Nickel’s main contribution to steels is making them more forgiving of heat treatment variations. Think of it as the Heat Treater’s Friend.
Nickel lowers the critical temperatures, while widening the the temperature range for effective quenching and tempering. Nickel also retards the decomposiition of Austenite. Since nickel doesn’t form carbides, it doesn’t complicate the reheating for austenitizing process either.
Nickel contributes to an easier and more likely to be successful heat treatment.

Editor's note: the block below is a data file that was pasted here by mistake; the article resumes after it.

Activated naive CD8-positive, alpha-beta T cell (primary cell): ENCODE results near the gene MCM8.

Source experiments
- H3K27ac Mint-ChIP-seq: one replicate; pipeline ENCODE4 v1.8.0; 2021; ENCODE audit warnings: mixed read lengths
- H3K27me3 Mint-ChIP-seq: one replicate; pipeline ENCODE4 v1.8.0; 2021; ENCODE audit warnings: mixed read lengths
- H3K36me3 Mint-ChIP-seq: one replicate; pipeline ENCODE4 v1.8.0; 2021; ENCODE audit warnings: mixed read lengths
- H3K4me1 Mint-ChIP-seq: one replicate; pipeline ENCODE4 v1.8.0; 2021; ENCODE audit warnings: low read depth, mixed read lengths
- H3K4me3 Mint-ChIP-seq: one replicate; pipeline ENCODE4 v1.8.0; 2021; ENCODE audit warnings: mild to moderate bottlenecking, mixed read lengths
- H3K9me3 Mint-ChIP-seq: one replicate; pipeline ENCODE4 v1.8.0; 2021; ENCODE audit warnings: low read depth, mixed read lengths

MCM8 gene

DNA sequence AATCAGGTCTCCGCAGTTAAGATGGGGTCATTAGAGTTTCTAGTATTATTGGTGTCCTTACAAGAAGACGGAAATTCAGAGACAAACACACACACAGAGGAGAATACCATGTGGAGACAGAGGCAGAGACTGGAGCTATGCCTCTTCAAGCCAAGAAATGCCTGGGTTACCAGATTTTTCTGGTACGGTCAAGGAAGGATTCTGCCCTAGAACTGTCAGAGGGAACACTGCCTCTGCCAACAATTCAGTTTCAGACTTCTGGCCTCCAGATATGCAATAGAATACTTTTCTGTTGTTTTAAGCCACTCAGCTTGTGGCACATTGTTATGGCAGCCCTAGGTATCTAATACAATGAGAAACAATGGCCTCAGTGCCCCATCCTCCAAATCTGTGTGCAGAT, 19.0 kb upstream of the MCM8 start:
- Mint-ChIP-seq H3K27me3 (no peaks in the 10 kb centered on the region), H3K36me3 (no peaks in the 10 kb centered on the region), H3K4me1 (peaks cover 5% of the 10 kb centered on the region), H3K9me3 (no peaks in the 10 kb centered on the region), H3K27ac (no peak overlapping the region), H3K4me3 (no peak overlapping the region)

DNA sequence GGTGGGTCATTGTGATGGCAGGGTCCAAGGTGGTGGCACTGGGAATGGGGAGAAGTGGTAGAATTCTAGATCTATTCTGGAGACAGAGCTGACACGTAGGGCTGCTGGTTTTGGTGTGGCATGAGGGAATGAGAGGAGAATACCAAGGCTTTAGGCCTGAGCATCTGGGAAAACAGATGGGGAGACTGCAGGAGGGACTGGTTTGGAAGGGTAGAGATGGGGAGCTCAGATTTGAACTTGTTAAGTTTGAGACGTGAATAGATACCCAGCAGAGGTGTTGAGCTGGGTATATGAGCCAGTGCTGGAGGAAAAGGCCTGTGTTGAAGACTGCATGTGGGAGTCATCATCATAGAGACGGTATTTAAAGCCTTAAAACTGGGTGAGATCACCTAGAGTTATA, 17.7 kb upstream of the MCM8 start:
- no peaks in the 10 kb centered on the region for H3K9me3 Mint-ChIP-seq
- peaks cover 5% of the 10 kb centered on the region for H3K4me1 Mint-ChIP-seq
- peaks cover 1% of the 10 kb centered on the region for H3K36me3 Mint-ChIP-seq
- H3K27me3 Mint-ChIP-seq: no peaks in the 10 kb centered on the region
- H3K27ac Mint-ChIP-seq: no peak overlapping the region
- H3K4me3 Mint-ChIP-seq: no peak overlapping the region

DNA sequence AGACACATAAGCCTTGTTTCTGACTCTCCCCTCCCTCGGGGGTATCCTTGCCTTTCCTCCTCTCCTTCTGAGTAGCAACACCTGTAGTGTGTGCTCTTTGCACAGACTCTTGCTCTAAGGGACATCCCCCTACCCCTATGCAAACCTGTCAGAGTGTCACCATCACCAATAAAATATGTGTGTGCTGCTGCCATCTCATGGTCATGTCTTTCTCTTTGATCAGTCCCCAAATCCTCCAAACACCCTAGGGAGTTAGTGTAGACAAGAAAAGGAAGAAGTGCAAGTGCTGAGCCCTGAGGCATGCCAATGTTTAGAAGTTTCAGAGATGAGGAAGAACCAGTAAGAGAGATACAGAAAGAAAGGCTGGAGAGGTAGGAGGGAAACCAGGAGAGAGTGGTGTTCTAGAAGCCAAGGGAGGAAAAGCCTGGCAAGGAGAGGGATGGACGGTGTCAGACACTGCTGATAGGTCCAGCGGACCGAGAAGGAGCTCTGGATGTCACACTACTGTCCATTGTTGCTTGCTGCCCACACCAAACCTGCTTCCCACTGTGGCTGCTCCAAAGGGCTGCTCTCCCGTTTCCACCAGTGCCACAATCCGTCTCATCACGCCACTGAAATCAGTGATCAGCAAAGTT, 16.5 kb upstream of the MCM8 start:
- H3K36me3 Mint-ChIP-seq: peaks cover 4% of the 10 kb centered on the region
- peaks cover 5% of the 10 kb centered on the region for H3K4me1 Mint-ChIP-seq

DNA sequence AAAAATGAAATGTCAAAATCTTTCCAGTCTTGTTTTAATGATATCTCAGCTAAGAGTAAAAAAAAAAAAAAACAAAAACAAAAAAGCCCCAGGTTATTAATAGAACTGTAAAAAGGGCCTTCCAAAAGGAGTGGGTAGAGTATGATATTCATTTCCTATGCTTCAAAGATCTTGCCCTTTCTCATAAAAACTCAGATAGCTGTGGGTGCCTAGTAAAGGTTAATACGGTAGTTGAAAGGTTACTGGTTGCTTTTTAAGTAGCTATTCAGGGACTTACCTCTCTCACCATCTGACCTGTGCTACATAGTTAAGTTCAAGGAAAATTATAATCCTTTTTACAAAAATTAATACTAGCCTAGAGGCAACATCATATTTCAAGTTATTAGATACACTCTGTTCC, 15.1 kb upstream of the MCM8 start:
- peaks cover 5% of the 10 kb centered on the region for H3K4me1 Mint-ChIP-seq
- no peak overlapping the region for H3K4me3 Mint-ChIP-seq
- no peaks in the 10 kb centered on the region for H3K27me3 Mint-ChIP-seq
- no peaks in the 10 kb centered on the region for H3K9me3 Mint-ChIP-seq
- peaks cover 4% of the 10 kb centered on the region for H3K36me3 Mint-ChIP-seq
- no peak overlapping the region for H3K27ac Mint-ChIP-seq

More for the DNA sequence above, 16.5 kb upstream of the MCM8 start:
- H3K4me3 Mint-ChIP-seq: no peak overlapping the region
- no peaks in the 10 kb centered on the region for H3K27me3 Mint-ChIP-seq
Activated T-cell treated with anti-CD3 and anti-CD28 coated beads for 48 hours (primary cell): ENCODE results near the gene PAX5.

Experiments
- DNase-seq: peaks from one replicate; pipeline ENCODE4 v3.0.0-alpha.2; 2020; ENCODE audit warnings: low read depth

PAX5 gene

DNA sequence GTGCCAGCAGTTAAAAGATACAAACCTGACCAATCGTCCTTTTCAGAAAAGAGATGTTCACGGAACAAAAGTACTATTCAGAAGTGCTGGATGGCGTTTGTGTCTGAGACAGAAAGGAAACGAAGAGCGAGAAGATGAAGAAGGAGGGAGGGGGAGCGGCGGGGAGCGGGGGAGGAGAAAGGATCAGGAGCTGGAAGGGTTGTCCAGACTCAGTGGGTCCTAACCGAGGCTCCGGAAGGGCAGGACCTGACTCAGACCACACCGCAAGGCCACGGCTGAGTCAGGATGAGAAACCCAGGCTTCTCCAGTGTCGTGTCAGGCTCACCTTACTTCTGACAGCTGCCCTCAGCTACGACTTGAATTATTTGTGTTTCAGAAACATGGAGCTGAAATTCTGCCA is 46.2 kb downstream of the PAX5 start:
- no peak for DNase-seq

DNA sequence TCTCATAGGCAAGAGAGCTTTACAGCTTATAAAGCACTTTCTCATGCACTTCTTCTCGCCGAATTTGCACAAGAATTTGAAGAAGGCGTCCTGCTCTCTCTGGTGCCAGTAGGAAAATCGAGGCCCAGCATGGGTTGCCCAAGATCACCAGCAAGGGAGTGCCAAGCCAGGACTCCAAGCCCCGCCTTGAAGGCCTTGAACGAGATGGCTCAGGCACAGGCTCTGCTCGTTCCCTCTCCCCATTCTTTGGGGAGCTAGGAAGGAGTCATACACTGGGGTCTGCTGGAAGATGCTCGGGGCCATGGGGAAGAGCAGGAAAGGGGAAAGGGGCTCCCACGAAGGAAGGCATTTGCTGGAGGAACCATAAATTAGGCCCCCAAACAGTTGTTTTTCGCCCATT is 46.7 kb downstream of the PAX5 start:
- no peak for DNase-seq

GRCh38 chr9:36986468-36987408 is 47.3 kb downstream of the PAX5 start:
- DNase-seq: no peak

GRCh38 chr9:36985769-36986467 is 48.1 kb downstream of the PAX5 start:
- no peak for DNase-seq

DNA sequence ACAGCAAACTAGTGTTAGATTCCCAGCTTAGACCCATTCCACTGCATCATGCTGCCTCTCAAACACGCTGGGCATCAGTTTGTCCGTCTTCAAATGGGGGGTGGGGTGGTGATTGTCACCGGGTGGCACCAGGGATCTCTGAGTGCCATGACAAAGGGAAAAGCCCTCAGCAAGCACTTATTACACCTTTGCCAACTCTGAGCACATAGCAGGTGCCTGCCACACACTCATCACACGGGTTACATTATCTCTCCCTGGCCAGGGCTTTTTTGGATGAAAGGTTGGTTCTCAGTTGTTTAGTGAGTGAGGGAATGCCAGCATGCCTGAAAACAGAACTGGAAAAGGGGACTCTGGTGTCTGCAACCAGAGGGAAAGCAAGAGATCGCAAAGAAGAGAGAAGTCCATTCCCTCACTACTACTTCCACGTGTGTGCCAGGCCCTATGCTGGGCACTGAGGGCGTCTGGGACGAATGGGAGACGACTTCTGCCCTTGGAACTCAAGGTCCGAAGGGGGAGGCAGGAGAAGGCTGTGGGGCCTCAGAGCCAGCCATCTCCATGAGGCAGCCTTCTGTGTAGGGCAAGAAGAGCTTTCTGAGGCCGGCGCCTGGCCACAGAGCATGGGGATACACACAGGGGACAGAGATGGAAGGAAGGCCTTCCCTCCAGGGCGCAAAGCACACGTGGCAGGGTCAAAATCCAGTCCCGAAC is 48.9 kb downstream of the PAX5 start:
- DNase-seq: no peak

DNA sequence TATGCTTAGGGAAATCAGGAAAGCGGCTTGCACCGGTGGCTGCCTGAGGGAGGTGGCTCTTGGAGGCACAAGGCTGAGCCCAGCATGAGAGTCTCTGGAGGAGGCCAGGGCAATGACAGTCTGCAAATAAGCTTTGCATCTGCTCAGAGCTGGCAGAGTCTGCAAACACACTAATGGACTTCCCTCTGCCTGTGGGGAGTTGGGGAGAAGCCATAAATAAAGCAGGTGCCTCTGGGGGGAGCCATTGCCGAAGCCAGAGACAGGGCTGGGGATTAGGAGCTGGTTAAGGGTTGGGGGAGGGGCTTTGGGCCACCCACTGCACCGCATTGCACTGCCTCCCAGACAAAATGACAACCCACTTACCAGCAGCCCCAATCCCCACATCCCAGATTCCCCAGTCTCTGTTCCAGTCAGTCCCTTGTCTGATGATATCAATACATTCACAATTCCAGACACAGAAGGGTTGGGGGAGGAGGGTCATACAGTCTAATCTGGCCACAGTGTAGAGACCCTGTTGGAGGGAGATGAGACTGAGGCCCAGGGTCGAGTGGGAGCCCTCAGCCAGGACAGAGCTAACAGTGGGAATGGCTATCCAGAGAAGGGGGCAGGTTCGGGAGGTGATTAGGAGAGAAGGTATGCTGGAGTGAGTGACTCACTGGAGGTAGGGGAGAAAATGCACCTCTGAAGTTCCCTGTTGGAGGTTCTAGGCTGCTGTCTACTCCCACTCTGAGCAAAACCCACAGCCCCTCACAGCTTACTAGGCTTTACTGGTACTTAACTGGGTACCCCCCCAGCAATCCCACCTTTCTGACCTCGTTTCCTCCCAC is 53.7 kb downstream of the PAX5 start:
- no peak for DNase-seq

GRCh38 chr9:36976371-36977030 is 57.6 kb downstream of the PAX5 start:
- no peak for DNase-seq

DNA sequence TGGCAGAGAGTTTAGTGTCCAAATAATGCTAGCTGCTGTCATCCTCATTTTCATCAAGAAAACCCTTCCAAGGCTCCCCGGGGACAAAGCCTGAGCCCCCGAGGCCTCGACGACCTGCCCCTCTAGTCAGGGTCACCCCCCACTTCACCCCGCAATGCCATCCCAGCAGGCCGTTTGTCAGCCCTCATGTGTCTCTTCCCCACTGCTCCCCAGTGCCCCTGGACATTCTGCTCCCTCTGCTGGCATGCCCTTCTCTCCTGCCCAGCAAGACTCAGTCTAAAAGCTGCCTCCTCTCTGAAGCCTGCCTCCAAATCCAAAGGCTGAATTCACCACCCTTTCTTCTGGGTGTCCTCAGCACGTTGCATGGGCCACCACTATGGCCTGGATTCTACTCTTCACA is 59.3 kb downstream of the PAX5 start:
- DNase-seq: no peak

Here are 5 Contributions Nickel makes to our alloy steel parts:
- Improved toughness (especially at low temperatures!)
- Simplified and more economical heat treatment (Money saved!)
- Increased hardenability (depth of hardness achievable)
- Less distortion during quenching (more good parts after Q&T!)
- Improved corrosion resistance (See this link– 2.1 % of GDP lost to corrosion!)
In addition to its appearance in the credits for 43XX, 46XX, and 86XX alloy steel grades, Nickel is a major component of Stainless Steels, Invar, Monel, and Inconel.
Machinist hint: When you see Nickel as a major ingredient in steel, avoid tool dwell and light cuts. Nickel contributes to a material’s workhardening ability.